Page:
Thomas also played professional baseball with the Boston Braves before returning to his hometown of Lynn, where he served as principal and football coach from 1944 to ’57.
Whelan’s grandfather, Bob, took up that mantle by playing in several legendary Lynn English Thanksgiving games against rival Lynn Classical and future Boston University legend Harry Agganis. The two Lynn residents joined forces at BU, while Bob’s brothers, Tom and William, achieved All-American status in their sports at Yale and Cornell.
“All my life, I’ve grown up with a bunch of role models,” said Billy, who can lead H-W to a third straight Cape Ann League Baker division title with a win Thursday.
“My Dad, uncle, and my great grandfather, even though I didn’t know him, knowing how they acted on the football field . . . I wanted to be just like them.”
Eventually, William Joseph Whelan settled his family in Hamilton, where his sons played in the first Thanksgiving rivalry games between H-W and Ipswich.
Billy’s father, Jim, played against future Notre Dame star Bernie Adell in 1977, the third installment of the 44-year rivalry. Jim scored a fourth-quarter touchdown to give H-W the lead, but Adell scored with 40 seconds remaining for the win, later leading Ipswich to a state title.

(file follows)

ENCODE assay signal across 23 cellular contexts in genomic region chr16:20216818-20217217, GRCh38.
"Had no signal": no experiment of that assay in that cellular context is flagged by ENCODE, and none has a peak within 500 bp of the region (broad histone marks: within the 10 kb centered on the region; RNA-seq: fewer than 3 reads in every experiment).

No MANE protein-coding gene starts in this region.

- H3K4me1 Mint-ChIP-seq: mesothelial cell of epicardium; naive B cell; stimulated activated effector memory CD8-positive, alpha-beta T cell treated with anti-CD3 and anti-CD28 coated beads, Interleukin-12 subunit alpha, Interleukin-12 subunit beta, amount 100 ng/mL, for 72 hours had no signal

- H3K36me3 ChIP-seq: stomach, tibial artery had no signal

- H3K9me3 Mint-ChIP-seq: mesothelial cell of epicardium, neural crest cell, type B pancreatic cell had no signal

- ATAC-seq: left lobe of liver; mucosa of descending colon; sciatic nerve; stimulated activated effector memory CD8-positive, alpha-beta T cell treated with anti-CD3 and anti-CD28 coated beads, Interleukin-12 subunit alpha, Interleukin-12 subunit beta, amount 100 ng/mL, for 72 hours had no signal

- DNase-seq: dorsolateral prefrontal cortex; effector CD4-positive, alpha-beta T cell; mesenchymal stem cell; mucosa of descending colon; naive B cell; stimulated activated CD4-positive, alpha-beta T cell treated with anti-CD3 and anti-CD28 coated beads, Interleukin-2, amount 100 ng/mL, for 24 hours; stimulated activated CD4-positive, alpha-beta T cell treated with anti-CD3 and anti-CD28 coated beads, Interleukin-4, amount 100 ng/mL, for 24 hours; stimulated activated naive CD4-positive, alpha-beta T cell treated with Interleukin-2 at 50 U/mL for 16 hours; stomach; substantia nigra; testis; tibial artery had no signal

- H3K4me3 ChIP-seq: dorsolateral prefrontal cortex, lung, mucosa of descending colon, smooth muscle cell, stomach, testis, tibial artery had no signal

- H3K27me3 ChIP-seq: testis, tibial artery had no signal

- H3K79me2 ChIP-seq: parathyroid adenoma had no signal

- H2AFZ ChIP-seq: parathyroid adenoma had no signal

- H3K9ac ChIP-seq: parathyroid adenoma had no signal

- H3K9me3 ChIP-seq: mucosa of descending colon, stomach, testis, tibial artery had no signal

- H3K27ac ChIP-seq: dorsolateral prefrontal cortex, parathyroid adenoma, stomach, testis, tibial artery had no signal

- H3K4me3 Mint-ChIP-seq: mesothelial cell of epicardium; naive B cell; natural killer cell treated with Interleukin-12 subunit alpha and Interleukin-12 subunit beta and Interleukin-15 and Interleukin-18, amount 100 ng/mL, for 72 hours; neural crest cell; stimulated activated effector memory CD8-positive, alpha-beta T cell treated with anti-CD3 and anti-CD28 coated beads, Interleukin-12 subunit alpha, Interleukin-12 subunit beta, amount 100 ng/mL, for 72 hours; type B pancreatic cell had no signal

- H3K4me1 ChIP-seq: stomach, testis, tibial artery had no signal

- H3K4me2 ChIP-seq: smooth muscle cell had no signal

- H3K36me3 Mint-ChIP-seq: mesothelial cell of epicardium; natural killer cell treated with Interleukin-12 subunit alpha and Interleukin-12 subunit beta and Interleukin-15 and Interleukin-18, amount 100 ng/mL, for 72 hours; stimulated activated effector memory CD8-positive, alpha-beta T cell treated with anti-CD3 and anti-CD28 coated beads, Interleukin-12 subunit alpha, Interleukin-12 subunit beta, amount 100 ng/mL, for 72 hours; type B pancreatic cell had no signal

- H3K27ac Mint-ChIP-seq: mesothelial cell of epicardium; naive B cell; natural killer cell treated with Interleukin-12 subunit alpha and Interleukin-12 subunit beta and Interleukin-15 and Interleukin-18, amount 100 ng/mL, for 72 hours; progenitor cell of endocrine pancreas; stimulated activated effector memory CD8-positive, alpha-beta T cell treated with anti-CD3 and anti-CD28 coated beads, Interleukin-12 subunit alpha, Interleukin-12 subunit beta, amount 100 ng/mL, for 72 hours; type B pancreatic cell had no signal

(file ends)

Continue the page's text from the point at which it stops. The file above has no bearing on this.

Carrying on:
Along with his brothers, elite three-sport athletes also named Tom and William, Jim remembers maintaining a tradition within the tradition of Thanksgiving games.
“Since I’ve known anything, it’s been 10 a.m on Thanksgiving, you go to the high school football game,” Jim said. “Then, at 1 p.m, we have our own football game, and you play even if you played in the [high school game]. I remember coming off the field battered and bruised, but still playing in our family game.”
Despite the frigid temperatures expected this year, Jim confirmed that the postgame family game will take place at the Myopia Polo Club fields in Hamilton, as always.
Billy Whelan suffered a broken collarbone in the D6 North final last season and was unable to play on Thanksgiving, watching as Ipswich squeaked out a 22-20 win to bring the all-time series even closer (H-W leads, 23-20).
With his family in attendance, the southpaw will look to live up to the legacy left by the many talented Whelans that went before him.
The MIAA moved to a new playoff format in 2013, threatening the importance of these historic rivalry games, but it’s safe to say the tradition is alive and well in these communities.
“It’s the most incredible tradition out there,” Jim Whelan said. “I’ve lived in Michigan and Illinois, they just don’t have that. Here, the whole town comes together, and it’s the most incredible day of the year.”
The Morency family experienced conflicts over the past decade, with Kevin and Jack playing for Beverly, while Andrew Morency coached for H-W. Now that he’s back at his alma mater, Morency said he feels right where he belongs, and has a true appreciation for the gravity of the historical 120th meeting with Salem this year.
“Now that I’m [at Beverly], I couldn’t imagine being anywhere else,” he said. “This is all I’ve known. This is what I grew up in.
“It’s very much a cultural, iconic event in New England, and we’re living it.”Nate Weitzer can be reached at email@example.com.